So Cal education, LAUSD, the Cal States and the UCs

Million dollar gift adds body to Cal State wine-making program

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Drift Words/Flickr (cc by-nc-nd)

Fresno State is one of only two universities in the nation with a stand-alone winemaking department.

When you visit a wine shop, you won't see a whole lot of varietals boasting they come from Fresno. But you may see more vintners being trained there.

Officials with California State University Fresno are set to announce in a few weeks a $1 million donation to Fresno State Vineyards, which is run by the university’s Department of Viticulture and Enology.

Fiscal year funding to the university from the state, “doesn’t promote efficiency and what we want to teach our students,” said Jim Kennedy, the chair of that department. The additional money, spent over the next 10 years, will allow students to learn in an environment that feels and has the pressures of a business. The name of the donor is secret for now, Kennedy said, and it's a well known name in California's wine making industry.

More modern facilities for bottling are planned, Kennedy said, as well as replanting of the 120 acres of teaching vineyards. Year after year, winemakers experiment with wine varieties, in response to the changing and voracious taste for California wine. And that’s what the university should offer, he said.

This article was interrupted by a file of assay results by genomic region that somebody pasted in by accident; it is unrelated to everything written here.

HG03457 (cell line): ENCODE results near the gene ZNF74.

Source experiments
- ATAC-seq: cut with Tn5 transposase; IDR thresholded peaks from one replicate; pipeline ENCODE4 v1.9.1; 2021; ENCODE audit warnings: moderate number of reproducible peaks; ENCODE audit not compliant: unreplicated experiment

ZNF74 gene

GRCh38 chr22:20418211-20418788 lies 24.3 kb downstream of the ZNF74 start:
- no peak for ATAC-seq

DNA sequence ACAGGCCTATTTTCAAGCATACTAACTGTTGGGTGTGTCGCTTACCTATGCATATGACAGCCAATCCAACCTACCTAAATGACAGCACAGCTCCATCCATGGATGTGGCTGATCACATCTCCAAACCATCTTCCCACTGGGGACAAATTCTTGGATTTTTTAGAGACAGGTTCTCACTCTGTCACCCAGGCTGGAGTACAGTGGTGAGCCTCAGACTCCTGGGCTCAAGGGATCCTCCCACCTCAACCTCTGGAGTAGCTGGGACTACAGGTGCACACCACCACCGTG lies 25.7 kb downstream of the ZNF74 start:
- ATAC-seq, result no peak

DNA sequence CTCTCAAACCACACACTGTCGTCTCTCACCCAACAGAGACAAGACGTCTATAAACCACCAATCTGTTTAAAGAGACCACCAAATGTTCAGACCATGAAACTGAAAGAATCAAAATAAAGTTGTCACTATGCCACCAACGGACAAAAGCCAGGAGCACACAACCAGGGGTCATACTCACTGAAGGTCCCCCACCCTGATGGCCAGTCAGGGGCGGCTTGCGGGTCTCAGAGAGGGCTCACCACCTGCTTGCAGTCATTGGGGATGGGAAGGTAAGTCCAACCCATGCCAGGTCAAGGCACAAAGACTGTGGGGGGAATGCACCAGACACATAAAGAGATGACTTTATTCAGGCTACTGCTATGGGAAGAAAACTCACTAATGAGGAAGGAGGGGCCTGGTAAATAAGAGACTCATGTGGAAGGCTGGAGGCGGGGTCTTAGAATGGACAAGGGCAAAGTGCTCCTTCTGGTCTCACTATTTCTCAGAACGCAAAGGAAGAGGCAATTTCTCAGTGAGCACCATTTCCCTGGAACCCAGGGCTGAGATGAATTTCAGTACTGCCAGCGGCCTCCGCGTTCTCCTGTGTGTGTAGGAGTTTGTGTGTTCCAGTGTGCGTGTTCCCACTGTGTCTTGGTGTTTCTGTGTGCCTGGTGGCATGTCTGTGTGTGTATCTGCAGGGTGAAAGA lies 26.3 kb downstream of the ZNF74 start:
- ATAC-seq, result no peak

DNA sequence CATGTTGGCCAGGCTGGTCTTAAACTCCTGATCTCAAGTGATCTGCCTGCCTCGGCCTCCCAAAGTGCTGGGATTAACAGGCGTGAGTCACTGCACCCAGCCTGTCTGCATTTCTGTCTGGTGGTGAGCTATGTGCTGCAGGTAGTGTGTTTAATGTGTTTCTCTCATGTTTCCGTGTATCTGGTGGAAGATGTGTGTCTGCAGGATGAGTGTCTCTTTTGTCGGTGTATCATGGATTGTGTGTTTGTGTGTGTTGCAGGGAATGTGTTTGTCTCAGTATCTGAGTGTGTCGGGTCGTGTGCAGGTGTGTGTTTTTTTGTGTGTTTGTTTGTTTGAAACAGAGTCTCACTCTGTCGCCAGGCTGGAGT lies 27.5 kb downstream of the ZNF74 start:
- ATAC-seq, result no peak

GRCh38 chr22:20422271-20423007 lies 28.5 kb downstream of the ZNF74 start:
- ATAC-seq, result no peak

Study finds reasoning, a key skill in learning, begins in the toddler years

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Babies as young as 18 months are capable of puzzling out what you might be thinking.

The ability to reason has an enormous impact on how both adults and children understand, evaluate and accept what they are taught -- how we come to know the things that we know.

A new UCLA study published in a leading biological research journal suggests that babies as young as 18 months old can reason: they can figure out what another person might be thinking.

The researchers wanted to know not only how young a child might be able to watch a situation unfold and have a reasonable response as to what someone in the scenario might be thinking. They studied children around the world, from China to Fiji and Ecuador, to see how culture affects this mental process. And they did find some fascinating differences.

The researchers used a “false-belief test” which has been conducted mostly on older children.


Among groups vying to takeover 'Parent Trigger' elementary school: LAUSD


Vanessa Romo/KPCC

Parents of children at 24th Street Elementary held up placards for passing motorists as they descended upon LAUSD headquarters Thursday, Jan. 17, 2013 to deliver a petition to take over the failing school.

Two weeks ago, parents at 24th Street Elementary School felt like they were out of options. Today they have several.

Eight charter school operators submitted "Letters of Interest" vying to take over the failing school by the fall. Among them: L.A. Unified.